Let it leak

Viral marketing via peer-to-peer isn’t new, but it may have just taken a big step. I was first introduced to the idea when Priceline posted a TV commercial to the file-sharing networks before it aired on TV. This was the ad in which spokesman William Shatner learned he was being replaced by Leonard Nimoy. It was funny and unexpected, and it spread quickly thanks to its availability on Kaaza and other P2P services.

Similar tactics have been employed pretty regularly since then. In the UK, an “unauthorized” TV commercial of a Ford decapitating a cat captured eyeballs when it was discovered in the P2P space. Even Apple has made iTunes… Read More »

Owning the issue

A good friend of mine who works on the IABC staff finds the discussion taking place on Allan Jenkins’ blog disturbing. I don’t know what aspect of the discussion is distressing, but I’m guessing it’s the fact that a candid, no-holds-barred debate about IABC is taking place and IABC has no control over it.

Welcome to the real world.

The conversation so far features 23 separate comments from a handful of participants, including former IABC chair Charles Pizzo, Robert Holland, Eric Eggertson, David Murray, Jeremy Pepper, Brian Kilgore, Allan himself, and me. The focus of the conversation has meandered, as conversations do. Lately it has… Read More »

That’s the way the cookies crumble

All those cookies your Web developers build into your company’s Web sites may be useless, at least as a means of measuring behaviors. A study by JupiterMedia has concluded that more than half of Internet users delete the cookies dropped on their computers. Fifty-eight percent of users have deleted cookies and 39% delete them monthly from their primary computers. There goes your ability to gather information—at least, via cookies.

While most cookies are harmless, fear is the motivating factor in getting rid of them. It’s time, then, to give up on cookies and look for better ways to measure the effectiveness of our online communication… Read More »

News at the crossroads

While some journalists continue to crank out columns decrying the rise of blogs, the Project for Excellence in Journalism sees them as a new but entrenched part of the media landscape. In its recently released “The State of the News Media 2005,” the Project suggests that the news media has shifted its focus from verifying facts to going to press with little or no verification. Consequently, while the need for truth has grown, truth has become harder to identify.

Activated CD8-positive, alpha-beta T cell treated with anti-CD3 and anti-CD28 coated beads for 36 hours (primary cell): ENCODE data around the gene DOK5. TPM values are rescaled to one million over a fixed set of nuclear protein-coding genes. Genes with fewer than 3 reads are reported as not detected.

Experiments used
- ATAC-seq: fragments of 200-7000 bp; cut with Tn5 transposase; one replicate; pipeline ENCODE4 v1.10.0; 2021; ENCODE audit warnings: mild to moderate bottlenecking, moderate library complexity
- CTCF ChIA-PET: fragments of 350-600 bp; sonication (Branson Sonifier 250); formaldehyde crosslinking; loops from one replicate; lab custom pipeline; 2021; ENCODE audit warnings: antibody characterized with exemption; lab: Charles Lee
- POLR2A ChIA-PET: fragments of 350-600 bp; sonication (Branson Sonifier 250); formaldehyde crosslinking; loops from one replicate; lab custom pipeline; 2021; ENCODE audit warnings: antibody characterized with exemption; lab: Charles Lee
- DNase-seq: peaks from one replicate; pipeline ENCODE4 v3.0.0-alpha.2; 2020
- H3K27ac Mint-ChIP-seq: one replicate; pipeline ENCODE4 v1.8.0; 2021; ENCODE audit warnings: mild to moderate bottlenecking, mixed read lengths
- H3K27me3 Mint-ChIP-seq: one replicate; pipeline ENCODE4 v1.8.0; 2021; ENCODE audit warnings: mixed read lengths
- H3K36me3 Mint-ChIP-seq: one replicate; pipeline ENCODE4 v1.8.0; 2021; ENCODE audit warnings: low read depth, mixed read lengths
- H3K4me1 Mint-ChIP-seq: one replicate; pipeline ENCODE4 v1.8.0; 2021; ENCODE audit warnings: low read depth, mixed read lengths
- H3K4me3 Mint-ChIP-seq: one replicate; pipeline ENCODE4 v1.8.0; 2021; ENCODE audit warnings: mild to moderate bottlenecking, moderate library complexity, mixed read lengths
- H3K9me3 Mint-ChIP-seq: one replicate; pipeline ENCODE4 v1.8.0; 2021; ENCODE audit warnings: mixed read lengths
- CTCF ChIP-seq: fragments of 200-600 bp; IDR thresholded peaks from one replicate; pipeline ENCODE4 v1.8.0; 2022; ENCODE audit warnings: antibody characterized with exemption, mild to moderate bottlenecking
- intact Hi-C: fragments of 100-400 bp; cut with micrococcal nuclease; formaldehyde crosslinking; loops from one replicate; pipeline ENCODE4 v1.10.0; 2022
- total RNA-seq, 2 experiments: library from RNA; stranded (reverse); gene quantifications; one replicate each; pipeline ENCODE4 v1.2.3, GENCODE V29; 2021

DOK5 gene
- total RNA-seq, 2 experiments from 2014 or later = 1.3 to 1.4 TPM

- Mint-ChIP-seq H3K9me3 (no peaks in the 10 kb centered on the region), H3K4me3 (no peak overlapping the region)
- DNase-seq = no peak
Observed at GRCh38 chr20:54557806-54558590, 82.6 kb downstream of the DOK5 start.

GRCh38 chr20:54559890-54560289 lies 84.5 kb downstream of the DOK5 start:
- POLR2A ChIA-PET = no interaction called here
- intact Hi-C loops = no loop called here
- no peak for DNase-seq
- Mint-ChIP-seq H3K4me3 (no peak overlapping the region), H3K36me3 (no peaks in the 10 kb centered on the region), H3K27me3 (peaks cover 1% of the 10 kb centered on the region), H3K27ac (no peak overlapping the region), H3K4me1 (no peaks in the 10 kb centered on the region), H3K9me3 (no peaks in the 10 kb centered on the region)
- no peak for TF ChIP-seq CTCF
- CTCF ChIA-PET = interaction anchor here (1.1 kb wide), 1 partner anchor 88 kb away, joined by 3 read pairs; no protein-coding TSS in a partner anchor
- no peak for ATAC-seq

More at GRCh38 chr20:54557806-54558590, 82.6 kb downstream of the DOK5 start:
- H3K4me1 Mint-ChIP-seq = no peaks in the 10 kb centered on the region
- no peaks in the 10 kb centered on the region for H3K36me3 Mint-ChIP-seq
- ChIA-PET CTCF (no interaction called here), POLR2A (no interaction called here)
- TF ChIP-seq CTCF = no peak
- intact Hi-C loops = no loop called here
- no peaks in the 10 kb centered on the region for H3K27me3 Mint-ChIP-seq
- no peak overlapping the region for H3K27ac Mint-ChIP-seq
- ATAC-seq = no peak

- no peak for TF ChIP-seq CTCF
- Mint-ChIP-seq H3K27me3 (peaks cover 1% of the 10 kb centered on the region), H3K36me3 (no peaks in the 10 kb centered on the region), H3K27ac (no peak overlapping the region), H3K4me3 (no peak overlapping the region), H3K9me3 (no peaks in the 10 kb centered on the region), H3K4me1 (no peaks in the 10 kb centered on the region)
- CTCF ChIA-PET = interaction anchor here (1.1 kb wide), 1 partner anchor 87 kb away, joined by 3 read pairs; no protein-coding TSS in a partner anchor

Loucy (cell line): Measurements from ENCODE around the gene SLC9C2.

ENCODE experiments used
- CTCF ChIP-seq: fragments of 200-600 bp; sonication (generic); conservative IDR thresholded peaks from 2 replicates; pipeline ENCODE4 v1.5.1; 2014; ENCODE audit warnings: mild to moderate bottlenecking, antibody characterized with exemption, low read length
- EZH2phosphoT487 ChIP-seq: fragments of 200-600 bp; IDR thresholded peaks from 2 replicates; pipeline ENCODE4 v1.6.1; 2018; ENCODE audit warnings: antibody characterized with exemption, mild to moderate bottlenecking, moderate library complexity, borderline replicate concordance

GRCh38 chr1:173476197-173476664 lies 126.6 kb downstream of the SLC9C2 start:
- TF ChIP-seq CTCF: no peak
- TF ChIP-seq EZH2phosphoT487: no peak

Blogs represent part of one of the major trends listed in the study: “There are now several models of journalism, and the trajectory increasingly is toward those that are… Read More »

The Hobson & Holtz Report - Podcast #15: March 14, 2005

Content summary: A new phone-in comment service now available; listeners’ comments: on sound quality, a suggestion for interview transcriptions; customer service and the Technorati example; government lobbying and Cisco’s new blog; the revolutionary fervour of blogging and the evolutionary development of mainstream media; ethics in PR; IABC: leadership and transparency in discussion.

Show notes for March 14, 2005

Download MP3 podcast

Welcome to For Immediate Release: The Hobson & Holtz Report, a 52-minute conversation recorded live from Concord, California, USA, and Amsterdam, The Netherlands.

Download the file here (MP3, 23.3MB), or sign up for the… Read More »

Gallup and consequences

A new Gallup poll (reported by Jim Horton) reinforces data collected earlier this year by the Pew Internet and American Life Project. Most adult Americans don’t read blogs, and a lot of those don’t even know what they are.

Three-quarters of the U.S. public uses the Internet at work, school, or home, but only one in four Americans are either very familiar or somewhat familiar with blogs (the shortened form of the original “Web logs”). More than half, 56%, have no knowledge of them. Even among Internet users, only 32% are very or somewhat familiar with blogs.

In reporting these findings, Jim Horton notes, “Lest we get too messianic… Read More »

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